In the end, it is the heroic and imaginative world that children enter into, that created Ms. Bannerman’s book and the Lester/Pinckney version; both versions of which I encourage you to read and see for yourselves.
Classic picture books, and movies, last because they stand the test of the great leveler, and that is something called time.
Let audiences be the judge of whether “Gone With the Wind” is in that class, not the critic. And if people vote with their pocketbooks at times, given the enormous sale of this movie since Mr. Lumenick’s critique, I think the vote is in.
||The Madman of Piney Woods
by Christopher Paul Curtis
|No Printz for the princes
||The Children of the King
by Sonya Hartnett
(What Would Baba Yaga Do?)
|Egg & Spoon
by Gregory Maguire
|Slow and steady didn’t win the race
||The Turtle of Oman
by Naomi Shihab Nye,
illustrated by Betsy Peterschmidt
||The Key That Swallowed Joey Pigza
by Jack Gantos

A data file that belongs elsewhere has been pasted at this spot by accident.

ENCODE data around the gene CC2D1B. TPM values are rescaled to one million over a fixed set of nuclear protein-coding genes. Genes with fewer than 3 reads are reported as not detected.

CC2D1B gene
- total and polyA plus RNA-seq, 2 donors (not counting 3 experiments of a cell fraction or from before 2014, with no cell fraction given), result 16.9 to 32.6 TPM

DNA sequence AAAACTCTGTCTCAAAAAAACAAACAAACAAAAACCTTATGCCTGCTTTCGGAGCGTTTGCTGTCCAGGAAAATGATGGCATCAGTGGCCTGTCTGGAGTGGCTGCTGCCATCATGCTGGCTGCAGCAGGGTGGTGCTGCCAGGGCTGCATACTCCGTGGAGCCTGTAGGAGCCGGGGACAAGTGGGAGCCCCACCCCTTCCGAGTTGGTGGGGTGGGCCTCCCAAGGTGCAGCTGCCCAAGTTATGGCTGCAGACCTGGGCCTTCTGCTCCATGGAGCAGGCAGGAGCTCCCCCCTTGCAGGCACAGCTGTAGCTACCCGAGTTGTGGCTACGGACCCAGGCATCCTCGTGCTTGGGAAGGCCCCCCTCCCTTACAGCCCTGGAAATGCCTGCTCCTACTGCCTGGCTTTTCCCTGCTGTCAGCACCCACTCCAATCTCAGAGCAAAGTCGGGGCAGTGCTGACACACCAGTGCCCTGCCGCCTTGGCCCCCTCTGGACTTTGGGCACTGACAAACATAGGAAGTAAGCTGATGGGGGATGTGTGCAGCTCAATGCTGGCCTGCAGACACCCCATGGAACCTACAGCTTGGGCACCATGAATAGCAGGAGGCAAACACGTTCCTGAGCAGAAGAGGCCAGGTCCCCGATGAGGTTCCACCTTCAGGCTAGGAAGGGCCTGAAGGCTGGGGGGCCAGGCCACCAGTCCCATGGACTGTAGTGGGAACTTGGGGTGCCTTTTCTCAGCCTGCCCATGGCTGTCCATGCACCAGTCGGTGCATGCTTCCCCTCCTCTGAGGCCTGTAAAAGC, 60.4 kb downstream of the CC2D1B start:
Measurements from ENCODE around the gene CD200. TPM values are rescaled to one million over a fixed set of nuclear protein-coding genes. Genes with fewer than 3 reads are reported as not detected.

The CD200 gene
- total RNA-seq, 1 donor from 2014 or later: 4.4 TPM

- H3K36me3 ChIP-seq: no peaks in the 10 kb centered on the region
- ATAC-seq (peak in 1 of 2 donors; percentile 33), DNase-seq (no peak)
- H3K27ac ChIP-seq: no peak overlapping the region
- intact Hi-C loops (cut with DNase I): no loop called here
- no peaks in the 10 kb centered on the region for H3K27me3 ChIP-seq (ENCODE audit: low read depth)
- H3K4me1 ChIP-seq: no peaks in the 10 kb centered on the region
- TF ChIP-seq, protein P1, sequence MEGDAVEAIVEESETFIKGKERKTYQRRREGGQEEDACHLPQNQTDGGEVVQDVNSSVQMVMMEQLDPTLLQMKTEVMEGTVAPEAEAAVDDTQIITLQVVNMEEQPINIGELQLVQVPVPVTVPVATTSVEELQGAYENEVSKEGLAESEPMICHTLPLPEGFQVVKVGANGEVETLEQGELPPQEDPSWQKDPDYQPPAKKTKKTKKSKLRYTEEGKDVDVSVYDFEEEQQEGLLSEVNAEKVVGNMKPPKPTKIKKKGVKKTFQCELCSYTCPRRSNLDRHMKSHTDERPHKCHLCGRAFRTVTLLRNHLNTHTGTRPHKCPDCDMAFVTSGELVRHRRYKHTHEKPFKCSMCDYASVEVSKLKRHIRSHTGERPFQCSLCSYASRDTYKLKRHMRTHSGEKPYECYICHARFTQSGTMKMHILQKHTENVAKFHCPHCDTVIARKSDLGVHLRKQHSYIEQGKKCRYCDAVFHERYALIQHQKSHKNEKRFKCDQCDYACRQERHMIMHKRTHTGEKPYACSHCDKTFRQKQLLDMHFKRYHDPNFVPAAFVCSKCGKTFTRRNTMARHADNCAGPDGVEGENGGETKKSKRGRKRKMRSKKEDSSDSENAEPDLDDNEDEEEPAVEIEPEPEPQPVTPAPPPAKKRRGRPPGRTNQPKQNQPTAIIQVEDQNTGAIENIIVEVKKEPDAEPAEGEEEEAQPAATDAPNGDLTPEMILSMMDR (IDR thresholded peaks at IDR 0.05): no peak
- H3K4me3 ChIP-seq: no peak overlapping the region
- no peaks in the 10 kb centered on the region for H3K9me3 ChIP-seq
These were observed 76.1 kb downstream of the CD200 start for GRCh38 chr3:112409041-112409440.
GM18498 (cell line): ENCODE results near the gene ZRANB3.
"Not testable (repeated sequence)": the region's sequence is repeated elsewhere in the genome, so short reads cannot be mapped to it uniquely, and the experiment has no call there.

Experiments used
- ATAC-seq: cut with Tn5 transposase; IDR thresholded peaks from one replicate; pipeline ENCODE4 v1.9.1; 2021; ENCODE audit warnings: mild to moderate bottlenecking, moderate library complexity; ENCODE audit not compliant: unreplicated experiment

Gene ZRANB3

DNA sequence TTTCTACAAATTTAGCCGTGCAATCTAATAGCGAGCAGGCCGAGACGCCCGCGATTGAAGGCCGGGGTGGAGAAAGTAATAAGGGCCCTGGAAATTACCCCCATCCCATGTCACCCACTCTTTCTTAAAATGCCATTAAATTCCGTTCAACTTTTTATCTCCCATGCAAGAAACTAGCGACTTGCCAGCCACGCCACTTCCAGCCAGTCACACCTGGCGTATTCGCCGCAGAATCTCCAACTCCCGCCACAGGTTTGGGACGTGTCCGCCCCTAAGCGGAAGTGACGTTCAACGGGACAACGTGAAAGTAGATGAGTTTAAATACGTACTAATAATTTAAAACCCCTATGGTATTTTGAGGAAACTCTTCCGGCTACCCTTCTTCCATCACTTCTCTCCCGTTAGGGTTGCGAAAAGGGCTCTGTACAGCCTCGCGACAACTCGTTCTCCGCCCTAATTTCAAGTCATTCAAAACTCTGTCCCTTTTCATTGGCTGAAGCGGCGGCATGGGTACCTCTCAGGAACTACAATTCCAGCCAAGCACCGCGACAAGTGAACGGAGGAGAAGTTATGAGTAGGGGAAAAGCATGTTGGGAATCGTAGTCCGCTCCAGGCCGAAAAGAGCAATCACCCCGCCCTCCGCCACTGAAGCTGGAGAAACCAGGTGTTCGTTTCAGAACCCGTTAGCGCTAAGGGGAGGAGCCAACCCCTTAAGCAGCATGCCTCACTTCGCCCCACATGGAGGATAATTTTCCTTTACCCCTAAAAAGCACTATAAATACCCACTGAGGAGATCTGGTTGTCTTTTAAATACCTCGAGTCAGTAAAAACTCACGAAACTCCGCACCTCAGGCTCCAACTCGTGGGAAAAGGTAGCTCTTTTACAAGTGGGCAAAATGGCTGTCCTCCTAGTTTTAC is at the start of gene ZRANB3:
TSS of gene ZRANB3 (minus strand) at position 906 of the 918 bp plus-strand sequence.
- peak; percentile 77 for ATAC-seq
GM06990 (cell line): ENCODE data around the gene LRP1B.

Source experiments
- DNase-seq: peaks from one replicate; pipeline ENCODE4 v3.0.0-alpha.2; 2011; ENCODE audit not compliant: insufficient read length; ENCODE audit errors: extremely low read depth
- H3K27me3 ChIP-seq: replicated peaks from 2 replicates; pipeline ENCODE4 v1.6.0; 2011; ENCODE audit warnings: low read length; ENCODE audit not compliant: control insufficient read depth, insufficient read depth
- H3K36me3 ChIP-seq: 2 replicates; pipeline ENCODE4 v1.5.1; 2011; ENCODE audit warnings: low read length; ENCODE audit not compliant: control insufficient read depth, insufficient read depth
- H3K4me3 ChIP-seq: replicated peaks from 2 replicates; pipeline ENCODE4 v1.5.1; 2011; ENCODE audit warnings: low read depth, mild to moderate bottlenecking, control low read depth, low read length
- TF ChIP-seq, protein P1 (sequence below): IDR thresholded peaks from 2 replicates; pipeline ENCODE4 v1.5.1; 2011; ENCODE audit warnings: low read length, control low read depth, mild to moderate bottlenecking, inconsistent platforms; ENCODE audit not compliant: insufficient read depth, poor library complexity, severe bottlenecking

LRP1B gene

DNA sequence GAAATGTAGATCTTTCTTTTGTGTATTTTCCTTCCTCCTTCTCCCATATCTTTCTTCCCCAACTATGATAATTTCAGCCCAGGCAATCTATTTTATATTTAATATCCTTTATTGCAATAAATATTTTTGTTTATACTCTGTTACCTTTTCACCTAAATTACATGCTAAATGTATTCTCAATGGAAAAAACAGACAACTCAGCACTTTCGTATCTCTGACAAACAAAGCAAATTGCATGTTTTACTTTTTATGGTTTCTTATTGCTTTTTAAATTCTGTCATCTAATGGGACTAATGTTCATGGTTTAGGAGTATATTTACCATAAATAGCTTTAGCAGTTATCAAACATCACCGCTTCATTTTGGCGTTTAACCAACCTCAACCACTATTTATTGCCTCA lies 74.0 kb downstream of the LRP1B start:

||West of the Moon by Margi Preus
|Not its day in the sun
by Molly Bang and Penny Chisholm,
illustrated by Molly Bang
||My Bus by Byron Barton
||Draw! by Raúl Colón
|There. Are. No. Words.
||The Farmer and the Clown
by Marla Frazee
From the July/August 2015 issue of The Horn Book Magazine. For more speeches, profiles, and articles click the tag ala 2015.
The post 2015 Mind the Gap Awards: The books that didn’t win at ALA appeared first on The Horn Book.
पोस्ट अच्छी बुरी
कल फेसबुक पर एक पोस्ट देखी. फोटो में आटो वाला अपने वाहन मे विकलांगों को फ्री सर्विस देता है उन्होने अपने ओटो मे यही बात बडा करके लिखवाई हुई थी. उस पोस्ट पर लिखा था बताओ कितने लाईक मिलेंगें और उस पर मुश्किल से 10 -12 लाईक थे.